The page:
Philadelphia Reflections

The musings of a physician who has served the community for over six decades

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Right Angle Club: 2016
In progress.

Right Angle Club 2017
Dick Palmer and Bill Dorsey died this year. We will miss them.

Revolutionary Features of Big Data

Professor Kenneth Burdett

The Right Angle Club, now luxuriating in its new quarters in the Pyramid Club, was recently visited by Professor Kenneth Burdett of University of Pennsylvania and Cornell. A charming fellow with a Scottish burr in his accent (he mentioned he had been born in England), he elected to tell us of a new revolution in economics which has slipped by us unnoticed, without textbooks devoted to it, or Nobel Prizes awarded. That is, many of the concepts central to macroeconomics are really net values, or ratios between two more basic facts. The concept of unemployment was offered as a handy example.

Mark Rank

We tend to think of 230,000 new jobs this month as a hard fact, but it is actually a ratio of several million people getting new jobs, and several million losing jobs, not to mention a number who simply decide to leave the workforce and retire. We all sort of knew it was a ratio, but most of us had no idea it was the net flow of many-times larger numbers. It is because of the difference in the size of the flows, which are much greater in size than the small net unemployment figure, that this is a revolution rather than a humdrum ratio. We've been accustomed to the much smaller ratio than to the many-times larger flow numbers. What happens is vastly larger numbers of people lose their jobs during a depression, but millions more people re-enter the workforce, too, probably at a lower wage level.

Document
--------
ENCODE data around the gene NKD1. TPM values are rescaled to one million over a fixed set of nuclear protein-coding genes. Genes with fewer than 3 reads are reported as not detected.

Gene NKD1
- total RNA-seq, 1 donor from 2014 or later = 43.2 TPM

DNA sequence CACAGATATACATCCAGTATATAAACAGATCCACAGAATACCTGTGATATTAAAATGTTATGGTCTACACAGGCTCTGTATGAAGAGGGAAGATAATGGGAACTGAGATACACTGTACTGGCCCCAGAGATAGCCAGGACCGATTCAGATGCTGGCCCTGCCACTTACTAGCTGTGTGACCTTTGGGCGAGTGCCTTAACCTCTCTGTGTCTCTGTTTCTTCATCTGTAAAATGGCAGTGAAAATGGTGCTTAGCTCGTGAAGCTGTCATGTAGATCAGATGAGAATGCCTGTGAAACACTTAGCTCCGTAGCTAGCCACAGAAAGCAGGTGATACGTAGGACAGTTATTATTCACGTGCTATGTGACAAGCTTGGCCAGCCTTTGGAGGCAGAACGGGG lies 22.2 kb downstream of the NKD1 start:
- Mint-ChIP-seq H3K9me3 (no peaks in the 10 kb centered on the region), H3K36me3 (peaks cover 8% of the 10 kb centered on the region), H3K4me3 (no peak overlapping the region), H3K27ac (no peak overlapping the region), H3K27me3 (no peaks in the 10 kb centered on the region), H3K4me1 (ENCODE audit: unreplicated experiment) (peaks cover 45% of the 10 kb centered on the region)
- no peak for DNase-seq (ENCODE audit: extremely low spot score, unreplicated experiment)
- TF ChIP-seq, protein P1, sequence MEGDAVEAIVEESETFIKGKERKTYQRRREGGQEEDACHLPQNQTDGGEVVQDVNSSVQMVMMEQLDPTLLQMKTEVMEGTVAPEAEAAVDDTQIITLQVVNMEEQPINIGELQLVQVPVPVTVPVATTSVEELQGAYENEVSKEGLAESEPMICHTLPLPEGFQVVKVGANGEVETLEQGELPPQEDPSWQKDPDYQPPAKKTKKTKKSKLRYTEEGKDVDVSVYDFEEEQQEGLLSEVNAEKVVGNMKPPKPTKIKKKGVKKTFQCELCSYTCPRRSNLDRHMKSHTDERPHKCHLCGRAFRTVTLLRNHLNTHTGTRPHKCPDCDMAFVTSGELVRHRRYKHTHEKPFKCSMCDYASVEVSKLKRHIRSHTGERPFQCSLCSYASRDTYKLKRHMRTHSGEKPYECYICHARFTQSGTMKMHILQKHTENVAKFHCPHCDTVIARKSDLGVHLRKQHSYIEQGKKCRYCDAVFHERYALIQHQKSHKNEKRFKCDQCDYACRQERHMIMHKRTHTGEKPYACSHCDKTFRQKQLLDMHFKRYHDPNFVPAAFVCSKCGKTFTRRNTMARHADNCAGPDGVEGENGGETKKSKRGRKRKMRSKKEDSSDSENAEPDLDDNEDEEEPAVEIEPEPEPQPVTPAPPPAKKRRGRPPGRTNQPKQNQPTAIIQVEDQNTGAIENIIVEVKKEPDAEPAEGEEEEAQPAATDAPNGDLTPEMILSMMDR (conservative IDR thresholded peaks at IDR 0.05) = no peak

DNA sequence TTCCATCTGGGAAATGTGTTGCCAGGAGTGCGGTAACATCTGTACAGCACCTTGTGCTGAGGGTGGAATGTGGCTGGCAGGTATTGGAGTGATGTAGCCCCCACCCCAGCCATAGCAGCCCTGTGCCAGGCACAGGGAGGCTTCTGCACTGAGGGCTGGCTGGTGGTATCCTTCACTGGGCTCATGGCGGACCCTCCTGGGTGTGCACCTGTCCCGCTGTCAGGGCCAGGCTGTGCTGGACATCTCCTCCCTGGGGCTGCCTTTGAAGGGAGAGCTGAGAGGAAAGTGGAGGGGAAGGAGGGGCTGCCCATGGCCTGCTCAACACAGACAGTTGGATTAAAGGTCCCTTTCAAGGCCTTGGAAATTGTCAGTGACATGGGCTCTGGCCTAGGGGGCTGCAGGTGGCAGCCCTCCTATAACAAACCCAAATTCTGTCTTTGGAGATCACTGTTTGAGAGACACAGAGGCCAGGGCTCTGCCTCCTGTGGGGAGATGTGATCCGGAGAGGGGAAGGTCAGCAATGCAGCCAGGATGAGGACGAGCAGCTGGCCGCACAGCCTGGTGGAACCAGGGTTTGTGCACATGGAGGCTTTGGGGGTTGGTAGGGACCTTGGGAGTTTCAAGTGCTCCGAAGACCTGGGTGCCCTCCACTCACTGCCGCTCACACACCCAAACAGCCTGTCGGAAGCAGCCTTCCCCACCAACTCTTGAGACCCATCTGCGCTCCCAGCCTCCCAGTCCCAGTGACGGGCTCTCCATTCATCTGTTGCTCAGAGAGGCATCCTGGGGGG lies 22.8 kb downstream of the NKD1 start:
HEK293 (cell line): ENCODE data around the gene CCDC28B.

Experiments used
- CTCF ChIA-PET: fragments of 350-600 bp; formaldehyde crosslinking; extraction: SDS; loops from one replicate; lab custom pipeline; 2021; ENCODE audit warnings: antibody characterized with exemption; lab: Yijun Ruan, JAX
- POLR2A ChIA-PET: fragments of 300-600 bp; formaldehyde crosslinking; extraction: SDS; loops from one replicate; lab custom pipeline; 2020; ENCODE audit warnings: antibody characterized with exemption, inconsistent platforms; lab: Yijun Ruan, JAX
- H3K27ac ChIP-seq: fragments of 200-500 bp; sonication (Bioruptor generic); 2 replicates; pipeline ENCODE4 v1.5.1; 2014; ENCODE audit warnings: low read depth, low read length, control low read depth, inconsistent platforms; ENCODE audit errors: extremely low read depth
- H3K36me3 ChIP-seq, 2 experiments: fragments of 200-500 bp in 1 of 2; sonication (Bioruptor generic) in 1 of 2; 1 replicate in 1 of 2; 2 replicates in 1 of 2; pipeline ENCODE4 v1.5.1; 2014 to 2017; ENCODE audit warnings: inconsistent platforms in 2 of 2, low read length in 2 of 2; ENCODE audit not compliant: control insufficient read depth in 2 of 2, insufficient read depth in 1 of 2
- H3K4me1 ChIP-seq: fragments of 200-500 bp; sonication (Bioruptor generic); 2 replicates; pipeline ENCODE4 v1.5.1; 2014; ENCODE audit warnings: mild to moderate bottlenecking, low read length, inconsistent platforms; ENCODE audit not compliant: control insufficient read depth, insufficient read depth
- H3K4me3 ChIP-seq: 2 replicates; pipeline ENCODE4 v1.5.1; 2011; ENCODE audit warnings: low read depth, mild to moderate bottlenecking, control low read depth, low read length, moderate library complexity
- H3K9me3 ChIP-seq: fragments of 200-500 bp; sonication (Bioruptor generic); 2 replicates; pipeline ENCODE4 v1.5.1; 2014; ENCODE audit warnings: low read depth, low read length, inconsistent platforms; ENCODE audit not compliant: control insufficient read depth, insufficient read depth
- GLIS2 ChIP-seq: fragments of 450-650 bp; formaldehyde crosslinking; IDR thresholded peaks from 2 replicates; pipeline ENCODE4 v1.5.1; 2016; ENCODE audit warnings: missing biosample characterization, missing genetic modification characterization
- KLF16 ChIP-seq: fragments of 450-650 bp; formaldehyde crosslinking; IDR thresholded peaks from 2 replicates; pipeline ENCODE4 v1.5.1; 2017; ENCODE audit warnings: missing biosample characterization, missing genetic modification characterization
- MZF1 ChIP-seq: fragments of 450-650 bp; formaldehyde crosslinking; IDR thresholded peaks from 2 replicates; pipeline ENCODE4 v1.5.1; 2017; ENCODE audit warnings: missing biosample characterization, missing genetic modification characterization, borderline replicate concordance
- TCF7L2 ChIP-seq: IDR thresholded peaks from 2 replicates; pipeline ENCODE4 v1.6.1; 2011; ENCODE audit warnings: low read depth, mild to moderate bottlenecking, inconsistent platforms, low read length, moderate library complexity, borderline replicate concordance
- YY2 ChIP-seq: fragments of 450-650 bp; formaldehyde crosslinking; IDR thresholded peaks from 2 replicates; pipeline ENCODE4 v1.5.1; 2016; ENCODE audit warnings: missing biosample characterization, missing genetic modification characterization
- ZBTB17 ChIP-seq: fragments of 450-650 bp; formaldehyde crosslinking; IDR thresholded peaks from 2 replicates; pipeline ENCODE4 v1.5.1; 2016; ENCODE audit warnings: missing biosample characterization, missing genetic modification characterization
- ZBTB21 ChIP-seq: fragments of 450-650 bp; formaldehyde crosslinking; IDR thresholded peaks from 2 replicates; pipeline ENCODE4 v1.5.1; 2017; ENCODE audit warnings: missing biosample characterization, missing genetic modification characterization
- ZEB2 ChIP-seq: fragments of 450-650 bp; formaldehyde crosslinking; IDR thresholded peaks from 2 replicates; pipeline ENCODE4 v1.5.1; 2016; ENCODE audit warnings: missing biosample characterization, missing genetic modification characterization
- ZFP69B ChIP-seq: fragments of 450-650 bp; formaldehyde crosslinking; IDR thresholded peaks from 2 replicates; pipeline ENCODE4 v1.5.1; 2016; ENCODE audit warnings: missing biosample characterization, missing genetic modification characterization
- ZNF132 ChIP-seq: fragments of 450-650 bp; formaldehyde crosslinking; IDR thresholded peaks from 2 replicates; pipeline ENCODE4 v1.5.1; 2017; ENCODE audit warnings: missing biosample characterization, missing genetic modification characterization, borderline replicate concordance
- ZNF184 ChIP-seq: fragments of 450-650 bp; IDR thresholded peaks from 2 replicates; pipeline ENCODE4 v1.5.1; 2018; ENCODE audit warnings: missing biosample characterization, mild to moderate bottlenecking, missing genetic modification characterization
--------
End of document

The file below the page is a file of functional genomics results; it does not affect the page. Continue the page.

Thomas A. Hirschl

Curiously, a new book by Mark Rank of Washington University, and Thomas A. Hirschl of Cornell (!), called Chasing the American Dream: Understanding What Shapes our Fortunes has just appeared, saying the same thing. Their approach is to develop a figure for the risk of being unemployed for a year in the next 5, 10, or 15, and at the moment the answer for unmarried white persons sometime during the next fifteen years in the future is 32 percent. That seems to be a much more scary projection than to set the present aggregate total unemployment at 4.6%. We'll have to wait 15 years to see if that prediction really is accurate, or if it has the dire consequences we immediately assign to it. But it would appear many assumptions are about to be set on their head, and the quality of our projections is about to shift dramatically. For example, Chairman Bernanke of the Federal Reserve placed great stock on wage inflation being "core" inflation, but these calculations suggest much more can be made of the data than that. Since somehow it is calculated the present recession has eight more years to run, because current oversupply will require eight more years to run down, data recalculated in this new way may give different answers. It would then be useful to see which is the better approach to economic prediction.

Chasing the American Dream

Right Angle members who lean both right and left seemed impressed and befuddled by this new view of an old topic, and that's probably a very good thing. There seems no question of the validity of the approach, no question of significance, and little doubt of its ability to change attitudes. We look forward to many more insights from the Dismal Science, of this nature. For instance, this professor of many students of the rentier class remarked at how repeatedly he had been struck by students able to afford red convertibles (and the Princeton tuition cost) were nevertheless willing to throw themselves into the scrum of Wall Street, to make even more money. He regarded that as a strength of the American economy, in stark contrast to that in Europe, where the first sign of prosperity sent his old acquaintances, straight to the pub to relax a bit. In the British aristocracy, "entering trade" is a low-class thing to do, whereas sitting on the sidewalk sipping wine is the mark of really high class.


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